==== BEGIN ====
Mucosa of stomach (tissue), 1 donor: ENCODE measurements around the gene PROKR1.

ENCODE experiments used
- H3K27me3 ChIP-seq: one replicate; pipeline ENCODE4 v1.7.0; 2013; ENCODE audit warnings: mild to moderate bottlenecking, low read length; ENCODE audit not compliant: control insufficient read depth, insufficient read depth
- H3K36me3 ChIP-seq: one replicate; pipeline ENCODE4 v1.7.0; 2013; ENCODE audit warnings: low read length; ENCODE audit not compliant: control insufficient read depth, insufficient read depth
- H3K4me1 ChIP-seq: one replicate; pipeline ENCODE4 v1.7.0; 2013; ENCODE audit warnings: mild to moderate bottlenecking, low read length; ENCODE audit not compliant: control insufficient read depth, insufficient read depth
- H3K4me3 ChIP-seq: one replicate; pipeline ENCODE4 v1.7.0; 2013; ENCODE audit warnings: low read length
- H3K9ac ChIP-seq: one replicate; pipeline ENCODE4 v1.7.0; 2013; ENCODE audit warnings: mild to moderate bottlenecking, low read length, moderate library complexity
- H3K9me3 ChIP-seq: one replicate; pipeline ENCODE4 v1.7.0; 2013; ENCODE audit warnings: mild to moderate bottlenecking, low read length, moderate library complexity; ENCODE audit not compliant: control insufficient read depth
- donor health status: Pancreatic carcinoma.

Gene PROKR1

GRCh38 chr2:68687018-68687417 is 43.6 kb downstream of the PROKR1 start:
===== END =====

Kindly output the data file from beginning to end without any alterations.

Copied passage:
Mucosa of stomach (tissue), 1 donor: ENCODE measurements around the gene PROKR1.

ENCODE experiments used
- H3K27me3 ChIP-seq: one replicate; pipeline ENCODE4 v1.7.0; 2013; ENCODE audit warnings: mild to moderate bottlenecking, low read length; ENCODE audit not compliant: control insufficient read depth, insufficient read depth
- H3K36me3 ChIP-seq: one replicate; pipeline ENCODE4 v1.7.0; 2013; ENCODE audit warnings: low read length; ENCODE audit not compliant: control insufficient read depth, insufficient read depth
- H3K4me1 ChIP-seq: one replicate; pipeline ENCODE4 v1.7.0; 2013; ENCODE audit warnings: mild to moderate bottlenecking, low read length; ENCODE audit not compliant: control insufficient read depth, insufficient read depth
- H3K4me3 ChIP-seq: one replicate; pipeline ENCODE4 v1.7.0; 2013; ENCODE audit warnings: low read length
- H3K9ac ChIP-seq: one replicate; pipeline ENCODE4 v1.7.0; 2013; ENCODE audit warnings: mild to moderate bottlenecking, low read length, moderate library complexity
- H3K9me3 ChIP-seq: one replicate; pipeline ENCODE4 v1.7.0; 2013; ENCODE audit warnings: mild to moderate bottlenecking, low read length, moderate library complexity; ENCODE audit not compliant: control insufficient read depth
- donor health status: Pancreatic carcinoma.

Gene PROKR1

GRCh38 chr2:68687018-68687417 is 43.6 kb downstream of the PROKR1 start: